Adventure tickets can be purchased online at www.lakecountywineries.org for $35 each plus a small handling fee through July 15. Tickets also are available at every participating winery on the day of the event for $40 each.


Each ticket is good for two days of activities and entitles the holder to wine tastings and hors d'oeuvres at each winery, a logo wine glass, a tasting booklet and a reusable wine tote.


Several wineries also offer barrel tastings, winery tours, art exhibits and entertainment.


Event-goers will be entered into a raffle drawing when they leave their completed adventure tickets with the last winery they visit. The grand prize features a cellar collection of premium wines from each participating Lake County winery.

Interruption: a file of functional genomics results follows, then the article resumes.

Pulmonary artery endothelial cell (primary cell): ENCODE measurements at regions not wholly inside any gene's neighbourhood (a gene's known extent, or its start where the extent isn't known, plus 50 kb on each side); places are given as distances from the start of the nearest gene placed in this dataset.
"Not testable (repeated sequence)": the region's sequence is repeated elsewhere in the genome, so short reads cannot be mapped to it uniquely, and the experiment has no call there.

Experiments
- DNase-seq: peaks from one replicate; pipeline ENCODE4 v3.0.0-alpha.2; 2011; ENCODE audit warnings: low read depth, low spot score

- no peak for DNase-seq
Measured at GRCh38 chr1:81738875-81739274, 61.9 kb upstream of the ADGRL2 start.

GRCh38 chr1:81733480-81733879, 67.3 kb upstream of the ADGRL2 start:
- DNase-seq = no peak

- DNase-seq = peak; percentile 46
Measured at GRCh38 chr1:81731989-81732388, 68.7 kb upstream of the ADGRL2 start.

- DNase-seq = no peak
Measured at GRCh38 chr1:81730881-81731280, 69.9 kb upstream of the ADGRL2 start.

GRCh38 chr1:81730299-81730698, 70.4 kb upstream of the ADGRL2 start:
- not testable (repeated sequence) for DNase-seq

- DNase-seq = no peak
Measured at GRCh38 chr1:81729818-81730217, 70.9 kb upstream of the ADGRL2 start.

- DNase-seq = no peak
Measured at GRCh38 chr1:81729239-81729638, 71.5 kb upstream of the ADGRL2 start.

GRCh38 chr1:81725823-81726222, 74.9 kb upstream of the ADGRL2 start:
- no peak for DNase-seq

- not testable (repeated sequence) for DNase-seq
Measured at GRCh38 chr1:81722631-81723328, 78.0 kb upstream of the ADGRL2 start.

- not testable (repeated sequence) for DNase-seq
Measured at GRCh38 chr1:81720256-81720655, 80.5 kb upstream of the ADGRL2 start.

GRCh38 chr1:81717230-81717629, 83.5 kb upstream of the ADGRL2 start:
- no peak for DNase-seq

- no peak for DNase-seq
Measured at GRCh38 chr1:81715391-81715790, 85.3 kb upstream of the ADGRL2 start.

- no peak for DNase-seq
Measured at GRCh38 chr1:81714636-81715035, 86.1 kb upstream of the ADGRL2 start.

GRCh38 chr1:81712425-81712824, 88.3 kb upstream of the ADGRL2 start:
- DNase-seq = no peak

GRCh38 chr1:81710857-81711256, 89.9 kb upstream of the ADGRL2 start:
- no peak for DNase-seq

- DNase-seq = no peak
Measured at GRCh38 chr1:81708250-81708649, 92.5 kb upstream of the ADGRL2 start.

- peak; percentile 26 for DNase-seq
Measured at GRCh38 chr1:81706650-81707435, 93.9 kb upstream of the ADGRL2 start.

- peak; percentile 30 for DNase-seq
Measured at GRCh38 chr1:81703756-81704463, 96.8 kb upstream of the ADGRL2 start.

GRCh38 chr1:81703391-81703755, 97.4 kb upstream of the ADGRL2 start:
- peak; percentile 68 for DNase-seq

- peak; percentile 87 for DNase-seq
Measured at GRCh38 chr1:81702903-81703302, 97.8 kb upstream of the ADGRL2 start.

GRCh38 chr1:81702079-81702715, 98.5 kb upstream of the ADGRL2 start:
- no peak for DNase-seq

Event organizers promote responsible hospitality and encourage all participants to designate a driver.


Designated drivers are invited to enjoy non-alcoholic drinks, food, and entertainment free of charge at each site compliments of the Lake County Winery Association. Designated drivers also can turn in their special button to be eligible for some fun Lake County prizes.


For more information, call 800-595-WINE (9463), 707-355-2762, or visit www.lakecountywineries.org.


Lake County is part of the North Coast AVA, which also encompasses Napa, Sonoma, and Mendocino counties. Within Lake County, five other AVAs exist — Clear Lake AVA, Benmore Valley AVA, Guenoc AVA, Red Hills AVA and High Valley AVA.


For visitor information, contact the Lake County Visitor Information Center at 800-525-3743 or www.lakecounty.com.


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CLEARLAKE OAKS – An Esparto man sustained major injuries on Saturday when his motorcycle collided with a pickup driven by a local man.


John Medeiros, 46, was flown to Santa Rosa Memorial Hospital via REACH air ambulance following the crash, which occurred at 5:20 p.m. on Highway 20 west of Orchard Shores Drive in Clearlake Oaks, according to the California Highway Patrol.